Macrophages stimulated to produce potent anti-inflammatory molecule

Researchers at Trinity College Dublin have discovered that macrophages, which play a key role in inflammation, also produce an anti-inflammatory molecule called itaconate.​

Credit: Katryna Kon/

Inflammation is an immune response to protect the body from invading microbes and remove damaged tissues. Once the danger has passed, the inflammatory cells and molecules recede so the healing process can begin. However, if inflammation persists, it begins to destroy healthy tissue and is the cause of many debilitating diseases, such as arthritis, heart disease, and Crohn's disease.

Macrophages play a key role in the inflammatory process, so their function has been well studied in the hope of identifying a novel treatment to control chronic inflammation. Their central role in the inflammatory process is reflected in the fact that macrophage dysfunction results in chronic inflammation and poorly healing wounds.

A team at Trinity College has been investigating the metabolic changes in macrophages for many years, but consider their latest finding to be the most important yet. Using human cells and mice models, the team have uncovered a new metabolic process that switches off inflammation.

They report that, under certain circumstances, macrophages convert glucose into itaconate, an anti-inflammatory compound that targets a variety of proteins to bring a halt to the inflammatory response.

Professor Luke O'Neill, Professor of Biochemistry at Trinity College, explained "It is well known that macrophages cause inflammation, but we have just found that they can be coaxed to make a biochemical called itaconate. This functions as an important brake, or off-switch, on the macrophage, cooling the heat of inflammation in a process never before described."

The macrophage takes the nutrient glucose, whose day job it is to provide energy, and surprisingly turns it into itaconate. This then blocks production of inflammatory factors, and also protects mice from the lethal inflammation that can occur during infection."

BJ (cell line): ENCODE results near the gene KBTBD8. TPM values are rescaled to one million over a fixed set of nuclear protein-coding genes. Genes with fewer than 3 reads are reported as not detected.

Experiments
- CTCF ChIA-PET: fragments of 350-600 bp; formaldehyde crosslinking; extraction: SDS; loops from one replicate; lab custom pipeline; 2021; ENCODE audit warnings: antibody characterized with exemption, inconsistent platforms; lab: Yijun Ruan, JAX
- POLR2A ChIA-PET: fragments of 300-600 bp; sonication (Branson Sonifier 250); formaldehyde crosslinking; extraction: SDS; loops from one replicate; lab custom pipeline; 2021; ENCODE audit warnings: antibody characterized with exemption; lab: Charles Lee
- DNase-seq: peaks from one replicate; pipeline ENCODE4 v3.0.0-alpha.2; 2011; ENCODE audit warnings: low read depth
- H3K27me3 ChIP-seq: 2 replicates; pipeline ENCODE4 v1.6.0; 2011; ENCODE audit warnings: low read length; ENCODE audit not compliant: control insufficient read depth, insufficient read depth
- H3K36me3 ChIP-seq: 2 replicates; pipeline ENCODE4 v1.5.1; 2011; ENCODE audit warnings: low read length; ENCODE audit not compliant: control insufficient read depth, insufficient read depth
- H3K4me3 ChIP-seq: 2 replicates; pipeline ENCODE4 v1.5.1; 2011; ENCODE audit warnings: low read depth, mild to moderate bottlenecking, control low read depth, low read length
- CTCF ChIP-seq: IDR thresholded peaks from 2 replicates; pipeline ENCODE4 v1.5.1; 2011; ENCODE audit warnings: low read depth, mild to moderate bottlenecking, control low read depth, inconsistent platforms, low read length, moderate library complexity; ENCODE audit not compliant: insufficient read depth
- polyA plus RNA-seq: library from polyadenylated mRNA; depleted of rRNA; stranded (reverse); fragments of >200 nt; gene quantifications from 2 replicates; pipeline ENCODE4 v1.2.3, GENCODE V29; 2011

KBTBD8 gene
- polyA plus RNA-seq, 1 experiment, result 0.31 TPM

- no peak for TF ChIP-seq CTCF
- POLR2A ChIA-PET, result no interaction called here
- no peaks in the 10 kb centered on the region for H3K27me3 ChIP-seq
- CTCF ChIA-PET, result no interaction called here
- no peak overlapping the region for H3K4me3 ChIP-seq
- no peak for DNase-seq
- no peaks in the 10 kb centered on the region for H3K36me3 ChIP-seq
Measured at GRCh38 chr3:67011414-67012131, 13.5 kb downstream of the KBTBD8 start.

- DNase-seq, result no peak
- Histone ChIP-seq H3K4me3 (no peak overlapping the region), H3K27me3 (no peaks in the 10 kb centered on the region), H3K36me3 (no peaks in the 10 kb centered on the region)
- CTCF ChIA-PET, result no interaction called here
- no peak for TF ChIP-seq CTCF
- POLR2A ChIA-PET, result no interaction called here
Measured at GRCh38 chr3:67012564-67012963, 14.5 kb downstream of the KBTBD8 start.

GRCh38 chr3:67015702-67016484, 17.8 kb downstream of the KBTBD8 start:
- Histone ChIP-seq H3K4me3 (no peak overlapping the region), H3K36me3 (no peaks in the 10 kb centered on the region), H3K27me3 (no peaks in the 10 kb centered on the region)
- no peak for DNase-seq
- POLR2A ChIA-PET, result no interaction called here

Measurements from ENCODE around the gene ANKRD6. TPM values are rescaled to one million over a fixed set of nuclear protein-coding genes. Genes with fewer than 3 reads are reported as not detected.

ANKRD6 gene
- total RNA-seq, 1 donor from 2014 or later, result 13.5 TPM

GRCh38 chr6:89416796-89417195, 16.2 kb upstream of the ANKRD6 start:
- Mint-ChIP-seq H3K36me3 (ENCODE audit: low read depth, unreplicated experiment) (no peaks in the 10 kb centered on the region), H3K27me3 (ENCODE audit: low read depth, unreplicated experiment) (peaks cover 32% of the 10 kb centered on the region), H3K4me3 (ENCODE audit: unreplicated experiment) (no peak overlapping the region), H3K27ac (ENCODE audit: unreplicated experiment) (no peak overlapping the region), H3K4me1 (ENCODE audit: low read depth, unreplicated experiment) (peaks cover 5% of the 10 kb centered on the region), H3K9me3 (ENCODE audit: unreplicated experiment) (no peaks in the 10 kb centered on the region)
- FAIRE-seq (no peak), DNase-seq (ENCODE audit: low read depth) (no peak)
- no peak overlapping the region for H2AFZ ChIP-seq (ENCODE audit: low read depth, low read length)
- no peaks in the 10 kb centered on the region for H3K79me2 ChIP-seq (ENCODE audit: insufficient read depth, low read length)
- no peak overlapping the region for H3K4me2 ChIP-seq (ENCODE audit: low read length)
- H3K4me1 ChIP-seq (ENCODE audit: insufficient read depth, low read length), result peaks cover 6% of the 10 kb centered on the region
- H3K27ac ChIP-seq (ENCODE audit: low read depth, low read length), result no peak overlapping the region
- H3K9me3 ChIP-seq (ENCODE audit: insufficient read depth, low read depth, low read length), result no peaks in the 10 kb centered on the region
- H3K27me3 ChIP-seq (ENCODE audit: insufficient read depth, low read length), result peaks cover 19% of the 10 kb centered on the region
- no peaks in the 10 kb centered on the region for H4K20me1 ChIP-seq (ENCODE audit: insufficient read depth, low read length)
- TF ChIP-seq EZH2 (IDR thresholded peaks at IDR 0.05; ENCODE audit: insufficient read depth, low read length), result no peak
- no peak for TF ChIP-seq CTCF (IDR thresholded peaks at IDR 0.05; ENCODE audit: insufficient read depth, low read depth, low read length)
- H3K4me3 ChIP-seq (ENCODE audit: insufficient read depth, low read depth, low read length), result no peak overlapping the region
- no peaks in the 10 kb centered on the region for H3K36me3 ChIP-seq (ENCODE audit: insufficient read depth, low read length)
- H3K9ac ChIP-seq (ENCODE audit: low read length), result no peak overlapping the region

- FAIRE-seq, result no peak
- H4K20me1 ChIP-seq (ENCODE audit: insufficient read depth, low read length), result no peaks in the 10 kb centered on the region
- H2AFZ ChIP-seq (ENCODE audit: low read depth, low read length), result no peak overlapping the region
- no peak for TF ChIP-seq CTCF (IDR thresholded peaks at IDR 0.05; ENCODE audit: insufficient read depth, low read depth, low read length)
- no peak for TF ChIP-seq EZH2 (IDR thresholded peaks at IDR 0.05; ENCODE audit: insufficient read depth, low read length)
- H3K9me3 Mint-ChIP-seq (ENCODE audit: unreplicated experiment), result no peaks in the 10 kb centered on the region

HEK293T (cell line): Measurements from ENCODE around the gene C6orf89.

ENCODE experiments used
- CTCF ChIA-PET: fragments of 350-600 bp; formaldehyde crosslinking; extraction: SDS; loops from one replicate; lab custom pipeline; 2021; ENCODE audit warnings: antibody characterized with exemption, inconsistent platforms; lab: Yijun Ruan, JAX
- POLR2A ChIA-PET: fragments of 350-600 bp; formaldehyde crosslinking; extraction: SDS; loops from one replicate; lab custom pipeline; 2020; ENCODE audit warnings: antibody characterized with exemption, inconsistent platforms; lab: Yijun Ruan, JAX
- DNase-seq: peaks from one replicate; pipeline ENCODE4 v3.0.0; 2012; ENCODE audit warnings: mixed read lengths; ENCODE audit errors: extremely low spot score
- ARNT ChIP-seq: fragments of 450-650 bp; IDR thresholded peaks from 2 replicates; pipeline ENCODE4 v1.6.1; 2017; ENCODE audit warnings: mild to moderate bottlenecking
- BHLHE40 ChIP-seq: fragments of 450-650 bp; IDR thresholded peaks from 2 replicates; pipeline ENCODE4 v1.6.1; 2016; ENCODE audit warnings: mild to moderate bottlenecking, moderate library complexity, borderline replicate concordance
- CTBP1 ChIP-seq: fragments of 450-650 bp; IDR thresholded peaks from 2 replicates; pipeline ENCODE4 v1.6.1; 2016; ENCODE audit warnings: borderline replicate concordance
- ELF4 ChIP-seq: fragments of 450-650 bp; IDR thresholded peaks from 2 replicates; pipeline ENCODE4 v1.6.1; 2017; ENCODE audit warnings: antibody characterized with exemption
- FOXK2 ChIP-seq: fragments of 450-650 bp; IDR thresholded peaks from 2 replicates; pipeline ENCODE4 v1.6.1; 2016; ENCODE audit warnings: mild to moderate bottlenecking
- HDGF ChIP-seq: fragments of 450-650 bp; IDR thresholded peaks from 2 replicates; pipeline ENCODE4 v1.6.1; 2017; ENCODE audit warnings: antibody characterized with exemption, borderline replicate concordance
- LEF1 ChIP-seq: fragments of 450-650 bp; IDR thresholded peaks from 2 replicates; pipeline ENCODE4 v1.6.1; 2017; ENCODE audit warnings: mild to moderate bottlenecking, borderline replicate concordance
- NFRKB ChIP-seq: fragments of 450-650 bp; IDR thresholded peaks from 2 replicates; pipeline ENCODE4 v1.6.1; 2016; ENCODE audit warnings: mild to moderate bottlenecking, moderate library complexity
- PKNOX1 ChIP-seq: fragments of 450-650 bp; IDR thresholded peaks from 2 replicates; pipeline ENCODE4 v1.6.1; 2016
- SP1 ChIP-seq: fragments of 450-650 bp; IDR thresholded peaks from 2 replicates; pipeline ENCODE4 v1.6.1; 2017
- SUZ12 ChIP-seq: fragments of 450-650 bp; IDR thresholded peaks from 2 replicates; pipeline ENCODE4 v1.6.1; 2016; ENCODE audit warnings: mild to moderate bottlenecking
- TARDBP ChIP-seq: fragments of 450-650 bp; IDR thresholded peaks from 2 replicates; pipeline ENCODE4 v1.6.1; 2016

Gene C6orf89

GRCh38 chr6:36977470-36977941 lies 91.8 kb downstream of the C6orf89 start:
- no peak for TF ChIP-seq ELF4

Dr Evanna Mills, Lead Author

It is hoped that this discovery will pave the way for the development of novel anti-inflammatory treatments to improve the lives of thousands of patients living with chronic inflammatory disorders.


Kate Bass

Written by

Kate Bass

Kate graduated from the University of Newcastle upon Tyne with a biochemistry B.Sc. degree. She also has a natural flair for writing and enthusiasm for scientific communication, which made medical writing an obvious career choice. In her spare time, Kate enjoys walking in the hills with friends and travelling to learn more about different cultures around the world.


Please use one of the following formats to cite this article in your essay, paper or report:

  • APA

    Bass, Kate. (2018, August 23). Macrophages stimulated to produce potent anti-inflammatory molecule. News-Medical. Retrieved on July 20, 2024 from

  • MLA

    Bass, Kate. "Macrophages stimulated to produce potent anti-inflammatory molecule". News-Medical. 20 July 2024. <>.

  • Chicago

    Bass, Kate. "Macrophages stimulated to produce potent anti-inflammatory molecule". News-Medical. (accessed July 20, 2024).

  • Harvard

    Bass, Kate. 2018. Macrophages stimulated to produce potent anti-inflammatory molecule. News-Medical, viewed 20 July 2024,


The opinions expressed here are the views of the writer and do not necessarily reflect the views and opinions of News Medical.
Post a new comment

While we only use edited and approved content for Azthena answers, it may on occasions provide incorrect responses. Please confirm any data provided with the related suppliers or authors. We do not provide medical advice, if you search for medical information you must always consult a medical professional before acting on any information provided.

Your questions, but not your email details will be shared with OpenAI and retained for 30 days in accordance with their privacy principles.

Please do not ask questions that use sensitive or confidential information.

Read the full Terms & Conditions.

You might also like...
New small molecule offers hope in combating antibiotic resistance